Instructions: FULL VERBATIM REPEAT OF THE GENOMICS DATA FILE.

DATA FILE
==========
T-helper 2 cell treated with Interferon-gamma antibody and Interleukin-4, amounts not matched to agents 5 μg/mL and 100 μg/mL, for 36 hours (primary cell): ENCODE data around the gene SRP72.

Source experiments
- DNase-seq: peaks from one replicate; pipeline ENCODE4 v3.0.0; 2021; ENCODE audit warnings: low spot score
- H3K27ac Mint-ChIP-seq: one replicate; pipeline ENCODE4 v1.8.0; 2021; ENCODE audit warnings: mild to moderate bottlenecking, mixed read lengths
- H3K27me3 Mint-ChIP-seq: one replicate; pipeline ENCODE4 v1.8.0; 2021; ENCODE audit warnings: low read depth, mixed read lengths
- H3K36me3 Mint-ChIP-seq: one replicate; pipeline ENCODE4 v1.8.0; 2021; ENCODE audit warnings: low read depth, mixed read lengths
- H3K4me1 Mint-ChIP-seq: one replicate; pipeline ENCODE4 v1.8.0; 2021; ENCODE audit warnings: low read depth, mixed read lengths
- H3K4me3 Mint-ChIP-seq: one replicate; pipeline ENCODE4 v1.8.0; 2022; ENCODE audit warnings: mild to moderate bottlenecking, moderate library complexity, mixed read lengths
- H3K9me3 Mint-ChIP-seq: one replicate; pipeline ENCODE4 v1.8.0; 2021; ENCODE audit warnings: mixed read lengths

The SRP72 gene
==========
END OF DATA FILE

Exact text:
T-helper 2 cell treated with Interferon-gamma antibody and Interleukin-4, amounts not matched to agents 5 μg/mL and 100 μg/mL, for 36 hours (primary cell): ENCODE data around the gene SRP72.

Source experiments
- DNase-seq: peaks from one replicate; pipeline ENCODE4 v3.0.0; 2021; ENCODE audit warnings: low spot score
- H3K27ac Mint-ChIP-seq: one replicate; pipeline ENCODE4 v1.8.0; 2021; ENCODE audit warnings: mild to moderate bottlenecking, mixed read lengths
- H3K27me3 Mint-ChIP-seq: one replicate; pipeline ENCODE4 v1.8.0; 2021; ENCODE audit warnings: low read depth, mixed read lengths
- H3K36me3 Mint-ChIP-seq: one replicate; pipeline ENCODE4 v1.8.0; 2021; ENCODE audit warnings: low read depth, mixed read lengths
- H3K4me1 Mint-ChIP-seq: one replicate; pipeline ENCODE4 v1.8.0; 2021; ENCODE audit warnings: low read depth, mixed read lengths
- H3K4me3 Mint-ChIP-seq: one replicate; pipeline ENCODE4 v1.8.0; 2022; ENCODE audit warnings: mild to moderate bottlenecking, moderate library complexity, mixed read lengths
- H3K9me3 Mint-ChIP-seq: one replicate; pipeline ENCODE4 v1.8.0; 2021; ENCODE audit warnings: mixed read lengths

The SRP72 gene